Anna Becomes an Orchardess

My Husband and I have been bouncing ideas around for the last few years concerning our future. Over the last couple of weeks or so, the drive to really solidify our future direction has intensified… But I am happy (and proud) to announce that, as of this morning, we’ve finally come to a conclusion.

Initially the plan was to stay in our current home for 5 years, repaying the loan that we took out to renovate it and building out credit up. At that point, we were going to save money to move to another state. This, however, is no longer the plan for us.

The fact of the matter is that moving out of state is costly- especially compared to what we’ve grown accustomed to living here in Oklahoma; we have one of the lowest costs of living in the United States, which means we get a lot more for our dollar in a lot more areas… More-so than is possible anywhere else in the country. We like that, and we’ve grown used to it… One thing we do know, too, is that at some point we are guaranteed to come into 30 acres of undeveloped agricultural land; Heirloom land that my Husband grew up on, and which has been in his family for a few generations now.

Inheriting that land makes it harder for us to move elsewhere in the country and adds an additional yearly expense; selling the land isn’t an option because of its Heirloom status, and if we move then we’ll have to hire someone to take care of the land, or lease it out- we’ll also still have to pay the property taxes on it regardless.

So what do you do with 30 Acres of undeveloped agricultural land if you’re going to stay here? The only options are to lease it out for disposable income, or farm it ourselves. Today, we decided that we’ll be going with option two; we’ll be staying in the area and keeping the land- and we’ll be transitioning a portion of it into small scale agricultural use.

What will we be growing, though? That was actually relatively easy for us to decide on- and the answer is fruit; we’ll be taking an acre of the land and using it as a starter for a small Orchard… One with standard fruits like Pears, Peaches, a few Apple Trees, and other basic crops- but also potentially a few non-standard options that’ll give us a slight edge over the competition (like Tea, Hazelnuts, Pomegranates, and figs).

But why an Orchard? There are three reasons, really.

The first is that it has the potential to be very profitable for us if done right; Fruit is something that’s in pretty high demand around here- but the demand far outweighs the availability of it. The only place you can really get it is the super market- and even then, it’s not cheap. There also aren’t really any Orchards in our area. The ones that exist are small and have pretty basic crops: Apples, strawberries, maybe Blackberries. Only one or two sell at the local Farmer’s Markets- and absolutely nothing within a 100 mile radius offers “Pick Your Own” or similar options.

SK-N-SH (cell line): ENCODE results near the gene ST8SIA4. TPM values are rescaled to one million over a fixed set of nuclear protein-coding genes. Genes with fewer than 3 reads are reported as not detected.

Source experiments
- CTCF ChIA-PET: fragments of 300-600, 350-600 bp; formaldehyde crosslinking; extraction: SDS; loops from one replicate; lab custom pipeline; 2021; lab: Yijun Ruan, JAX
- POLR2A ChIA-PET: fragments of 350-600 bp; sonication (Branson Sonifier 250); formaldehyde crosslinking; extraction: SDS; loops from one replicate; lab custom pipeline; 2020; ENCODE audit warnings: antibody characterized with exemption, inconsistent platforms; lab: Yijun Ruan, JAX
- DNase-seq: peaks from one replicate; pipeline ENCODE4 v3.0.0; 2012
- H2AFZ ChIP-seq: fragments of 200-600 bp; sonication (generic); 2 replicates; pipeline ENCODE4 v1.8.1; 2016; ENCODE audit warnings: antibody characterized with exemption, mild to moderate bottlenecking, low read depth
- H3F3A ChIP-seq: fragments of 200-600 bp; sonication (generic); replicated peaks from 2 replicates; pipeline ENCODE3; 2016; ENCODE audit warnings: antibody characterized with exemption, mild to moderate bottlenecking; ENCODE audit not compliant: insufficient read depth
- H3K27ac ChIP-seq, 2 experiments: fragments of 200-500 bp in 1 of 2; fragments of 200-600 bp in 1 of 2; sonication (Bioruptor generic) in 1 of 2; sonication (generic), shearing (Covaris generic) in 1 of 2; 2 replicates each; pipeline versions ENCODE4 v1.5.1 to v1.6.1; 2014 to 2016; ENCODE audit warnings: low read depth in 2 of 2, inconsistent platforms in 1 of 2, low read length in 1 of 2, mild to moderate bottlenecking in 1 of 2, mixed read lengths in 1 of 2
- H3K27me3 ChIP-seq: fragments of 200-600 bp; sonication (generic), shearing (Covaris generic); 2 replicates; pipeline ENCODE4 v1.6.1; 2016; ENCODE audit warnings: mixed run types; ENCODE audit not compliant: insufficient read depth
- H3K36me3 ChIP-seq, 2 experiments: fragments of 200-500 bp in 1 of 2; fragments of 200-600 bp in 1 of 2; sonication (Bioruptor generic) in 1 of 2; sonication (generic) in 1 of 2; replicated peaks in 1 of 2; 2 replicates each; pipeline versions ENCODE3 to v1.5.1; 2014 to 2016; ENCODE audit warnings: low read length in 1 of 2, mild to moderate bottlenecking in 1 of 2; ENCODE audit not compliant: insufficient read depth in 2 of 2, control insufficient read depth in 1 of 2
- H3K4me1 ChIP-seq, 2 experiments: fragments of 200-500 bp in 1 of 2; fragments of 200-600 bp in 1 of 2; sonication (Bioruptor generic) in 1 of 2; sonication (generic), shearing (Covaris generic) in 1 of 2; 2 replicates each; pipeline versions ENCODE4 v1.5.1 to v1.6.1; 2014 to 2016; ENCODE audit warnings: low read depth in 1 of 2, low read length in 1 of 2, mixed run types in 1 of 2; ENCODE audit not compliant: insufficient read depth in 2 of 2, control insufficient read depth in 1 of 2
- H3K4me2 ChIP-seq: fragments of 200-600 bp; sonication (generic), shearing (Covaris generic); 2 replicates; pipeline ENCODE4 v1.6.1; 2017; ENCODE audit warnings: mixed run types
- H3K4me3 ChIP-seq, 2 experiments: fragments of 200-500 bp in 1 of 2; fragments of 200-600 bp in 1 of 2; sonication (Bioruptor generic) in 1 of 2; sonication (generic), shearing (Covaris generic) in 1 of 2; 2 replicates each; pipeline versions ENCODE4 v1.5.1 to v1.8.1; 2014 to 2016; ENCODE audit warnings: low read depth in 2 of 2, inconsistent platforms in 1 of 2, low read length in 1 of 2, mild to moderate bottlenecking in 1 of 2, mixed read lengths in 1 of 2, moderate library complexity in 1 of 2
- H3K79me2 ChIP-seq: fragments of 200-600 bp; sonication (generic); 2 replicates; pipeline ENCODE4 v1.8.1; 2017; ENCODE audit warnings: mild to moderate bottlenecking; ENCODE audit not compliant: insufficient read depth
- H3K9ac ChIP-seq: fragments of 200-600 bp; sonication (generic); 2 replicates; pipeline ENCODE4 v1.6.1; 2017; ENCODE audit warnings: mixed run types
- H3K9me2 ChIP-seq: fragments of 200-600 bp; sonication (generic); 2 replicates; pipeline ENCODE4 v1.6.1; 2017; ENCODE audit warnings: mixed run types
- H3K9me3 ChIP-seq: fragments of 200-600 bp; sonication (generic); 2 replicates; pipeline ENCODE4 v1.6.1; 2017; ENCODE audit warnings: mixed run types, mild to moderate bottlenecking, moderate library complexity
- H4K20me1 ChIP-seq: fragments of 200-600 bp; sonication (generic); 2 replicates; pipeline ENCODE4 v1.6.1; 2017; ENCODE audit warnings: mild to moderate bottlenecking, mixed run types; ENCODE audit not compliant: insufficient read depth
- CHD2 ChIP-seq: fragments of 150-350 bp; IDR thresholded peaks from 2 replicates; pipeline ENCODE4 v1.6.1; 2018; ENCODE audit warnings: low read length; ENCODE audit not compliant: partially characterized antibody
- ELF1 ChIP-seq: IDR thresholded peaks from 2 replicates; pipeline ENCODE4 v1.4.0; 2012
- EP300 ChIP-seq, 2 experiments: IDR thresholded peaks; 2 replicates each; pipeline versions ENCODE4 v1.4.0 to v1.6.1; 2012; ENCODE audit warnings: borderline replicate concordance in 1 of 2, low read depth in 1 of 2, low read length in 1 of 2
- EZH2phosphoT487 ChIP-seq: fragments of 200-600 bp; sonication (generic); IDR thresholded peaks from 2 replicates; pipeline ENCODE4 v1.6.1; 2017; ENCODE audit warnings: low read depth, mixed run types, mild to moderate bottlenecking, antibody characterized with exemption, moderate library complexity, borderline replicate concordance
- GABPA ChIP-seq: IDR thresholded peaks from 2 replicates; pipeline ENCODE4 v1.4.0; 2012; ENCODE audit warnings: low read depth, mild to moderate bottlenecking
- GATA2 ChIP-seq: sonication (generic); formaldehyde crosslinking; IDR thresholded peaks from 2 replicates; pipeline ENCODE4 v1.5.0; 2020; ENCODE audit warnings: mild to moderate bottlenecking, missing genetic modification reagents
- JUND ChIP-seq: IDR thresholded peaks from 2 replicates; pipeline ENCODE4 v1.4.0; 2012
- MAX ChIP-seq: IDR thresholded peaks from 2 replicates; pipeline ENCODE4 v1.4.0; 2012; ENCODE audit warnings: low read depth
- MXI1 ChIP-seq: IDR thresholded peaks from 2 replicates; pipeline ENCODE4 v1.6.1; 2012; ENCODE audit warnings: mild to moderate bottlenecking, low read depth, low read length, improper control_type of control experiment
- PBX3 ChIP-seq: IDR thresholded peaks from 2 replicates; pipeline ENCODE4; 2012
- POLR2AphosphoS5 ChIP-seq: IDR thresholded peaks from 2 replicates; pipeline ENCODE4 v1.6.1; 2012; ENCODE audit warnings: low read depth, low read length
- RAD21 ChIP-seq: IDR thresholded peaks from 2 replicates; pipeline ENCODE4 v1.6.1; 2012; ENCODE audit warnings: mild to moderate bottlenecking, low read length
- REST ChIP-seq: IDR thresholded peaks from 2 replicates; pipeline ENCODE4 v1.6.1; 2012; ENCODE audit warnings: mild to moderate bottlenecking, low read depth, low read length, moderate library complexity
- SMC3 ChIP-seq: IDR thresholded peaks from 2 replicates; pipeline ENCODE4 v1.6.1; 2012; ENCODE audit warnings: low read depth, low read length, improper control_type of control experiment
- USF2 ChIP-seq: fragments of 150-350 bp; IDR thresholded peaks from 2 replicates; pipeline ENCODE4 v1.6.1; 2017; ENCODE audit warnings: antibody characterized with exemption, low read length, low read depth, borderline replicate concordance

Secondly, The land is almost perfect for it; there is already a significant, perfectly positioned space on the property that has been cleared, where we can plant the first set of trees. This means that it wouldn’t require much work outside of basic manual labor, fencing, and soil correction in order to get it ready. There is also a fully stocked pond on the land which can provide adequate irrigation, and another creek close by on the property that can offer drainage from the rainwater- the slope to which can also provide adequate cold air drainage to protect the trees. And if it goes well, there is still plenty of room for us to expand- not to mention the opportunity to get into Beekeeping and other resources that could only help set our Orchard at the forefront of the competition.

And lastly… We have the baseline experience to make it work; one thing my readers may not know about my Husband and I, is the fact that we did actually grow up on family farms. My Husband grew up on a medium scale farm (the very land we’ll be inheriting) that mostly dealt with Cattle and small family crops. I grew up on a small 1 acre family farm that mostly dealt in poultry and fruit; I already know about fruit trees and have practically been doing it my whole life, and both of us have already raised and maintained poultry flocks- which will be an integral part of pest control for the Orchard with the methods we’re using.

So we already have the base knowledge and small scale background in farming which are both necessary- though nothing on a wide scale agricultural level; a lot of study will still be necessary in order to get a successful, agricultural scale grow-op going… But still… We think it’s a great investment for our future, as well as being a goal that is both obtainable and realistic for us.

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2 thoughts on “Anna Becomes an Orchardess

    1. I absolutely will! We evaluated the land last week to pic k a spot. And in two weeks we’re going back out to begin clearing it ♡

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